I know we didn’t win the rugby but….

Many years ago I was asked to judge at the Speedo swimming regional finals in Cardiff. On arrival, and having been given the grand title of Chief Inspector of Turns, I was dispatched to the far end of the 50m pool, two-way radio in hand. This was a new toy for me and I found that by tuning in to channel six I could contact the local pizza emporium which was just as well as it had been a long morning and I was becoming quite peckish.

And it was just when my pizza had arrived and I was paying the delivery boy that there was a problem with the start signal and the recall sound was given. Most swimmers stopped and those that didn’t were caught by the false start rope, that is all except for the swimmer in lane one who had managed to swim under the arc of the rope and was now clearly well on his way. Seeing the impending calamity the Referee, Assistant Referee, Starter, Stroke Judge, the person who brought round the water, the person who brought round the sweets, Coaches, Assistant Coaches, swimmers, and the Cardiff Male Voice Choir, all charged headlong down the pool in an attempt to stop our hapless hero. Some raced ahead to the second false start rope and tugged and hacked at the unfathomable knot which had been tied extra securely by the helpful poolside assistant, others threw anything to hand such as floats, pull buoys, water bottles, and blue plastic chairs ripped from their mountings but by now he was just yards from the wall and nothing and no one could stop him.

It was only at the turn when a warm slice of margarita pizza fell squarely on his head dropped by you-know-who, that he finally stopped and as the St John Ambulance crew attended to the officials, many of whom were in need of oxygen after their exertions, and as our fugitive climbed out of the pool, it was in that moment that everyone saw this for what it truly was – a metaphor for life – for in these troubled times he had persevered, he had continued despite all that life could throw at him and he had prevailed.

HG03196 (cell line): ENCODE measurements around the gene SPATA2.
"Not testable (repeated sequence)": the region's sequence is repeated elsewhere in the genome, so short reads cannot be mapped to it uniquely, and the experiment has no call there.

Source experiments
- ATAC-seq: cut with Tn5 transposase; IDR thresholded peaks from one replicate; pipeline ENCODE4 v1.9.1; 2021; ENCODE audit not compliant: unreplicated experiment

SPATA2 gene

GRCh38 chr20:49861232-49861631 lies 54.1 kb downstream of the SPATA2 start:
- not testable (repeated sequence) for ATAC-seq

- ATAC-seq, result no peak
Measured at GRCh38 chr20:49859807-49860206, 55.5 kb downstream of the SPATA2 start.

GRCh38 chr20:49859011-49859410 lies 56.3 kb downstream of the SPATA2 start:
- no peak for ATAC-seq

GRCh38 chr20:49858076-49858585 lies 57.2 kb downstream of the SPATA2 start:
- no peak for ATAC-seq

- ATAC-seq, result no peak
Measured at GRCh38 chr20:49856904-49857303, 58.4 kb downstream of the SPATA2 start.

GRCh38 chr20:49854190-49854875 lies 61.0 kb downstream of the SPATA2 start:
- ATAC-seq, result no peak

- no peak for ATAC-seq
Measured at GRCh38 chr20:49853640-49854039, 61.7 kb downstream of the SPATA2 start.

In a flash the gallery were on their feet in rapturous applause, the swimmers banged their drums and hooted their horns, and with the Cardiff Male Voice Choir booming out ‘Men of Harlech’ across the pool, with their rich baritone voices and their faces streaked with tears, our plucky hero began to walk back to the start. Towels were laid end to end so that his feet never touched the ground, girls wrote out their phone numbers on scraps of paper and pressed them into his hand, and here and there mothers held up their little ones so that they might catch a glimpse of this returning conqueror. And as he reached the end and took his place again at the start, and to a crescendo of adulation and a cacophony of sound from around the pool, his team captain took off his T-shirt and handed it to him for surely this was his hour and truly he was the Victor Ludorum, the winner of the games.

And that’s the thing about sport. It resonates and it inspires us, and continues to inspire long after the event has passed. Maybe England didn’t win the rugby final but we’ll talk about the New Zealand game for years to come. We continue to have admiration for the England Women’s football team; We all remember where we were when Mo Farah, Katarina Johnson-Thompson, and Jessica Ennis excelled on the athletics track, and for those of us who are old enough we remember how the city of London came to a standstill as Ian Botham repelled the Aussies at Headingley in 1981.

So, well done England rugby. Maybe you didn’t win, but you achieved so much more.

Jan van der Velde
Chief Inspector of Turns